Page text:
It’s true that such a race-based list would at least raise eyebrows, if not inspire outright anger, due to the ever-present specter of blackface. But does this provocative comparison really hold up? Does “gayface” really deserve to be placed in the same awful category as racial impersonation, and if not, what makes it different?

Let’s look at the movies in question. In The Hangover Part III, Zach Galifianakis reprises his usual effete-man-child persona, but this time surpasses vague swishiness with a handful of clear come-ons to his more manly co-stars (in particular a depressed-behind-the-aviators Bradley Cooper). And then there is the conniving Chinaman caricature Leslie Chow (Ken Jeong), who uses homosex as both a weapon of disgust and a bargaining chip, like when he tries to negotiate his way out a tight spot by asking Ed Helms, “Want Chow to blow your dick?”

Given that both characters are eventually seen gesturing toward something like desire for female humans, I think we’re supposed to conclude that they’re not actually gay, but let’s ignore that cognitive tap dance and take them the way they’re clearly meant to be understood: the familiar gay figure whose performance of masculinity and icky sexual desires are presented as items comedic in and of themselves, or at least congruent to comedy. This trope is so very tired (not really even worth a call to the PC police), and worse, represents a whimper of an ending to a series of films that initially held a thimble’s worth more promise.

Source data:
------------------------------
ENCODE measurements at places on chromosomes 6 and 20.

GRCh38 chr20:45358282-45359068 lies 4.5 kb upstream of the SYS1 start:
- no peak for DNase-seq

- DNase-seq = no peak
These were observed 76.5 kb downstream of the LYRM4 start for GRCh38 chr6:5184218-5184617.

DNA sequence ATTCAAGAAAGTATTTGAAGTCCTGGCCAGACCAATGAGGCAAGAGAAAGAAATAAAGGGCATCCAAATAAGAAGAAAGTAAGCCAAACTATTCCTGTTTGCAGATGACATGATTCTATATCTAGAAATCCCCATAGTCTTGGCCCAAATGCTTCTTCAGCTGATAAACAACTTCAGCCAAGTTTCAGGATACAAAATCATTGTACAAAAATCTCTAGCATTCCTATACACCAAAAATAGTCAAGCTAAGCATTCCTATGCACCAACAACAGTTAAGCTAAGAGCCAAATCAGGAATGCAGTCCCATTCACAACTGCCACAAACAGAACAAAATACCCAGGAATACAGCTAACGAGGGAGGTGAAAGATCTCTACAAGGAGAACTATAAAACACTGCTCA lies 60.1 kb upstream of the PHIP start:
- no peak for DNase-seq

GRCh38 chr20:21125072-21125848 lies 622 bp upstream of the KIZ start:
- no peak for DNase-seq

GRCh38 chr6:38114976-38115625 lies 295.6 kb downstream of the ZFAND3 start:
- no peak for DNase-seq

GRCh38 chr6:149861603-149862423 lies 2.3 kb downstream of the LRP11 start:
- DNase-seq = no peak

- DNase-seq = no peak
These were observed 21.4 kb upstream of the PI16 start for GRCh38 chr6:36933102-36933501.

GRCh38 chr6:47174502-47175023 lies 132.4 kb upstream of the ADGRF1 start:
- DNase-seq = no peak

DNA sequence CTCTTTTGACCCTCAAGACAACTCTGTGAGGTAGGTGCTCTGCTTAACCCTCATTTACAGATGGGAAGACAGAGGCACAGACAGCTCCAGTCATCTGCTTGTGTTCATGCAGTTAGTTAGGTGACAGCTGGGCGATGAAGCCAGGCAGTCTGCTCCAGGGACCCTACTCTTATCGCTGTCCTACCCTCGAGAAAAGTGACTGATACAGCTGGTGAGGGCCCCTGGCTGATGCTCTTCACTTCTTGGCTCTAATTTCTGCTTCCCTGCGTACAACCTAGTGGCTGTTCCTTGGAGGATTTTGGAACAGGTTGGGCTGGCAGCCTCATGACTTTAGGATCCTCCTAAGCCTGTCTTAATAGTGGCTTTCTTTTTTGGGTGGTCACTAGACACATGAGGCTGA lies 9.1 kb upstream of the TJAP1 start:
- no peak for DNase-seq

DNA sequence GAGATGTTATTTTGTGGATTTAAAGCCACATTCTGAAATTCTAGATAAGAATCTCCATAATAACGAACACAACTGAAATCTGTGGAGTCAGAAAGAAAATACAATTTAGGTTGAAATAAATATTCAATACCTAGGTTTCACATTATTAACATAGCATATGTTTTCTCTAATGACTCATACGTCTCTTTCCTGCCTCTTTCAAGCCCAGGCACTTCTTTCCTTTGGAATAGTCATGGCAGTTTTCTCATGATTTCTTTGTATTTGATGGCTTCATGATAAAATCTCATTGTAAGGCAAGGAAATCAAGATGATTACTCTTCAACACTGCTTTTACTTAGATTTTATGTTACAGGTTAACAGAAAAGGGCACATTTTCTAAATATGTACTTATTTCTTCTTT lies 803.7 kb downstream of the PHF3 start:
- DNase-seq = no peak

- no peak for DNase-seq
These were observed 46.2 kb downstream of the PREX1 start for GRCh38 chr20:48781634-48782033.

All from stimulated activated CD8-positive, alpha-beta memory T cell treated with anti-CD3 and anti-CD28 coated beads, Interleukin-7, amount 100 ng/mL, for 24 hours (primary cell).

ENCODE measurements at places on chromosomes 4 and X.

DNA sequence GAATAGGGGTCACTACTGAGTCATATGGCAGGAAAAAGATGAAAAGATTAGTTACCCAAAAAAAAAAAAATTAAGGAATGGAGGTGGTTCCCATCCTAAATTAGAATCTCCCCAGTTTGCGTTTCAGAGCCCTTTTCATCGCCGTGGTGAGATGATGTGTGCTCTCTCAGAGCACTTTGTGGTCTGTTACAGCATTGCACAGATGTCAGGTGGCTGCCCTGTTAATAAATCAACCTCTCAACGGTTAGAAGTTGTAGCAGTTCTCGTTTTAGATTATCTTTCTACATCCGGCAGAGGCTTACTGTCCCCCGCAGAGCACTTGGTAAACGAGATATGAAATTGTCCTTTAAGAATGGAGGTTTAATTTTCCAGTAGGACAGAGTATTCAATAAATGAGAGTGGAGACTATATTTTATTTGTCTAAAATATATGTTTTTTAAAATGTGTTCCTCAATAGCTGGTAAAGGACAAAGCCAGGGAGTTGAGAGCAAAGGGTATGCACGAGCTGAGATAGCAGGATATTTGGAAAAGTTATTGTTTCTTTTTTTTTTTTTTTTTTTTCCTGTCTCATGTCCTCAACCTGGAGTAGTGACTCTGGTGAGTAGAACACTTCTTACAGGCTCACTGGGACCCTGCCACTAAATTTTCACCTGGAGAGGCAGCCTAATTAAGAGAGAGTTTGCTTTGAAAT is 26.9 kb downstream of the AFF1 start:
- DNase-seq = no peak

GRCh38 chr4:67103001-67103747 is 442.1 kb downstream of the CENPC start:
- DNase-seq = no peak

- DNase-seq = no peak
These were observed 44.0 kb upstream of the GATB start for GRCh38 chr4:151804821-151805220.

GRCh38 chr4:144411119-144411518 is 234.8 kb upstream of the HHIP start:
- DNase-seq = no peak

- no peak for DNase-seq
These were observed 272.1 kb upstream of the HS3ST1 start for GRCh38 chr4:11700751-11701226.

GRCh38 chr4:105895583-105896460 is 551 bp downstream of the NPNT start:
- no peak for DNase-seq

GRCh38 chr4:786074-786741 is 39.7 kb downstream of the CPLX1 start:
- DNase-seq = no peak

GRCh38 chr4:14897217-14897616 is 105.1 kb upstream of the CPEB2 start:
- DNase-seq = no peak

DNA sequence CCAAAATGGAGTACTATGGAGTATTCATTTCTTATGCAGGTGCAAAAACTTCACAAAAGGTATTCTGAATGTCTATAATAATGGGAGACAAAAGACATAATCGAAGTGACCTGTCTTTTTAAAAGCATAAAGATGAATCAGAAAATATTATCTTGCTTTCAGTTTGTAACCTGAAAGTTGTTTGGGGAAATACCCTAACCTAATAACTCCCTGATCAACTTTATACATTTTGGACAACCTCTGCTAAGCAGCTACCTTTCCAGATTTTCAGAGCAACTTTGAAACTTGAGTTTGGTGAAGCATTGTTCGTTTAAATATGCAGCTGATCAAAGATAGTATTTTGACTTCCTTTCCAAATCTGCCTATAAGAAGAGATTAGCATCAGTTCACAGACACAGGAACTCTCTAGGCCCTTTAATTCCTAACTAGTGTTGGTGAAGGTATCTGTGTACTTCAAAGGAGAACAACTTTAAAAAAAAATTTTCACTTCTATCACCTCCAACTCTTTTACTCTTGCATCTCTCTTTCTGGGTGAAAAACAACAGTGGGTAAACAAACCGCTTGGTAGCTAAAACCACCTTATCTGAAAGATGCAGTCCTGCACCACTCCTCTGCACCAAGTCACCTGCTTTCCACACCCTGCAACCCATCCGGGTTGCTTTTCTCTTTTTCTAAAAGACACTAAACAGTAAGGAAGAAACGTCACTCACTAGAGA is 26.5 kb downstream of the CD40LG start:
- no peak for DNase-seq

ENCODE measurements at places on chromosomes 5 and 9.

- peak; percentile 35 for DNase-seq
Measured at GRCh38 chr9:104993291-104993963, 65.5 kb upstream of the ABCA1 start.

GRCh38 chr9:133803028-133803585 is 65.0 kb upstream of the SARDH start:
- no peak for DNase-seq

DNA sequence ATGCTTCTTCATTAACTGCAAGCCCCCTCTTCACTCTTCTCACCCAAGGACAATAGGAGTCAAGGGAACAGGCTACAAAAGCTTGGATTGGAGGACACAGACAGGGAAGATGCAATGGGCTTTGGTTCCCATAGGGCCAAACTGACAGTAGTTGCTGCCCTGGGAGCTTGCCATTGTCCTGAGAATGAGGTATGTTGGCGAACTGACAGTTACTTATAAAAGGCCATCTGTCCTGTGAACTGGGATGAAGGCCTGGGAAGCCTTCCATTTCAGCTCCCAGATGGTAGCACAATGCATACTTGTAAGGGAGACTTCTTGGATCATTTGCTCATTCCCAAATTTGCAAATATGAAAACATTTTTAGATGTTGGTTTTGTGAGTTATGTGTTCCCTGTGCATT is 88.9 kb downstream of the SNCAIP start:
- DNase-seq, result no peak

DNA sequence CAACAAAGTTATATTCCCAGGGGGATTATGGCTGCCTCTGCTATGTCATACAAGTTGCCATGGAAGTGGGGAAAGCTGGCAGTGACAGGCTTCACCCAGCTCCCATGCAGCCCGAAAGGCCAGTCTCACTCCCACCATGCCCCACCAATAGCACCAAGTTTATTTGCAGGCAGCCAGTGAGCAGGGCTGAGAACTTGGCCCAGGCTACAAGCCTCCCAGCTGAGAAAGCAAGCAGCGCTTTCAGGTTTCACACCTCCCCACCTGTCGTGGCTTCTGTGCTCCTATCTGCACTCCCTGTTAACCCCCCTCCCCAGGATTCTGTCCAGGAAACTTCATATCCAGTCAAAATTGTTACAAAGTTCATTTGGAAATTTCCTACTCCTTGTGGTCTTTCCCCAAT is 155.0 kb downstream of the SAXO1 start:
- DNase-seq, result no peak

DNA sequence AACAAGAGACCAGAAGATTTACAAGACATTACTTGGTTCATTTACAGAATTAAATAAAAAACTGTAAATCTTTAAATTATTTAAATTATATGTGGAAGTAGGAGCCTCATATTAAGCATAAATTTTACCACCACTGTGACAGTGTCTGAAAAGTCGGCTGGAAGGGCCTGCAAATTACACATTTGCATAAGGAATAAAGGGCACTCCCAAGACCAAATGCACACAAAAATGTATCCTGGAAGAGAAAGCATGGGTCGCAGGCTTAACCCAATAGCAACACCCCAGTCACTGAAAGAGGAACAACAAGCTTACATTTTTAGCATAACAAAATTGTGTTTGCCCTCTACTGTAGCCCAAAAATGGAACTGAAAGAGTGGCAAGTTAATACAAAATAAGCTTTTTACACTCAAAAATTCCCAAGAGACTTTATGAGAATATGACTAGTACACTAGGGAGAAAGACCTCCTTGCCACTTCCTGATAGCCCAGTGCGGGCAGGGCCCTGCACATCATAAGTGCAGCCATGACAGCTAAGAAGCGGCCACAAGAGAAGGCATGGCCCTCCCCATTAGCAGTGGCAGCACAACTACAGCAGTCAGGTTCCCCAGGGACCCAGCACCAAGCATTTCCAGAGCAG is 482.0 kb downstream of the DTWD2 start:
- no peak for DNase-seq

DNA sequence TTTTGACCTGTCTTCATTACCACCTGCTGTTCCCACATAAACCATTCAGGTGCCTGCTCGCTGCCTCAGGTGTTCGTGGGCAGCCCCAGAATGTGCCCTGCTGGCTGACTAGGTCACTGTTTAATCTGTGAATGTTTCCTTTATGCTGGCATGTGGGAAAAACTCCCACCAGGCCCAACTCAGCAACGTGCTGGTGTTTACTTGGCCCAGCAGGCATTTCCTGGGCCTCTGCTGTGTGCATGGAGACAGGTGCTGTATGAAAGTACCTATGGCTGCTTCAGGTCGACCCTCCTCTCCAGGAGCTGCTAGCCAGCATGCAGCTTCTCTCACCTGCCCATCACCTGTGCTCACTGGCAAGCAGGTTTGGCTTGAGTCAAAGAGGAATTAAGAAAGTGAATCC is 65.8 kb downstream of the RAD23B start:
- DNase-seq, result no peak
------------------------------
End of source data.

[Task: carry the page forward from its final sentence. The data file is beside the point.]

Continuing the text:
In Behind the Candelabra, we again have straights gaying it up, this time two A-list actors—Michael Douglas as the piano man and Matt Damon as his young lover Scott Thorson—enacting the exchange of various goods that that has gone on between old queens and spring chickens since the beginning of time. Distinct from the milquetoast gay minstrelsy lazily tossed off in Hangover, this kind of casting choice is not an entirely new phenomenon: Some discussion of gayface has flared up in the past around films like Brokeback Mountain and Milk, with critics wondering why straight men and women were being given important gay/lesbian parts that underrepresented and underemployed openly gay actors both need and would, so the argument goes, be better at performing. But compared with black- or yellowface (which regularly and rightly bring out angry mobs whenever they appear), gayface has inspired relatively little backlash.